Reverse mortgages have long been shunned by many financial professionals, often thought of as a lifeline for desperate and broke seniors. This thinking wasn’t misplaced. Reverse mortgages were often often only used for these type of scenarios. But as retirement planners are facing the harsh reality of slower than anticipated growth in investments and a stagnant economy, they are fast beginning to understand how under-utilized home equity and reverse mortgages have been – and how they can be the missing puzzle piece for so many of their clients.
In some latest research, Wade Pfau, a professor of retirement income at the American College of Financial Services, examined six ways to use a reverse mortgage as part of retirement-income plan.
Here are those six strategies:
- Use home equity first: With this strategy, you’d open a line of credit at the start of retirement, and use this line to pay for all your retirement expenses until the line of credit was fully used up. This allows more time for the investment portfolio to grow before being used for withdrawals after the line of credit is depleted, wrote Pfau.
- Use home equity last: Here, you’d open a line a credit at the start of retirement and only use it after your investment portfolio was depleted.
- The Sacks and Sacks Coordination Strategy: With this strategy, you’d open a line of credit at the start of retirement, and use the line of credit, when available, following any years in which the investment portfolio experienced a negative market return, wrote Pfau. No efforts are made to repay the loan balance until the loan becomes due at the end of retirement, he wrote.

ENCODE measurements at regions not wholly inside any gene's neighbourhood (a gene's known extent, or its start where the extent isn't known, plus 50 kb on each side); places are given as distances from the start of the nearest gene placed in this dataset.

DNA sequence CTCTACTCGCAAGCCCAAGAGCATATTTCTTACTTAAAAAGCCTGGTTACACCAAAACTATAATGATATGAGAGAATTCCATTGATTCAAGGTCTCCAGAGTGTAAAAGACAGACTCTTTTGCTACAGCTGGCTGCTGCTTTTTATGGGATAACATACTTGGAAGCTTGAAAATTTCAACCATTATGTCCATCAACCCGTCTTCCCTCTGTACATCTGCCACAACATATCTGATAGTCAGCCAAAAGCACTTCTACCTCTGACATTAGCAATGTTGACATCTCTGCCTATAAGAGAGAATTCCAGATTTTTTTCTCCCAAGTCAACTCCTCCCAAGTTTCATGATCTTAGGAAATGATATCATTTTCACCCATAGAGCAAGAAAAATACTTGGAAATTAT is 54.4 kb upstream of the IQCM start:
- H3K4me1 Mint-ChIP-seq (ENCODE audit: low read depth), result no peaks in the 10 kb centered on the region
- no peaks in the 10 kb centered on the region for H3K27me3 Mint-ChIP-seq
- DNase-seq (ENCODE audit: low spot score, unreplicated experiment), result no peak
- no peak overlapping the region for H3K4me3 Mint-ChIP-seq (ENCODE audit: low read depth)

- The Texas Tech Coordination Strategy: This method is a bit more complicated. With this one, you’d open a line of credit at the start of retirement and then each year you’d analyze whether you can keep withdrawing money from your investment portfolio at the desired rate over a 41-year time horizon. If the remaining portfolio balance is less than 80% of the required wealth you’d tap the line of credit, when possible. And if the portfolio balances is greater than 80%, you’d pay down provided your portfolio did not fall below the 80% threshold the balance on the reverse mortgage balance. This, Pfau wrote, would provide more growth potential for the line of credit.
- Use tenure payment: Here you’d open a line of credit at the start of retirement and a receive a fixed monthly payment for as long as the borrower is alive and lives in the house. And spending needs over and above that reverse mortgage payment would be covered by the investment portfolio when possible, Pfau wrote.
- • Ignore home equity: This strategy makes no use of home equity, and Pfau only examines it to show the probability of a retirement-income plan succeeding when home equity isn’t used.
So what did Pfau find?
Generally, strategies which spend the home equity more quickly increase the overall risk for the retirement plan, he wrote. More upside potential is generated by delaying the need to take distributions from investments, but more downside risk is created because the home equity is used quickly without necessarily being compensated by sufficiently high market returns.
Meanwhile, he wrote, opening the line of credit and that start of retirement and then delaying its use until the portfolio is depleted creates the most downside protection for the retirement-income plan.
Reverse mortgages are available to seniors 62 and over as long as the home the loan is being used against is the primary residence and there is some equity available.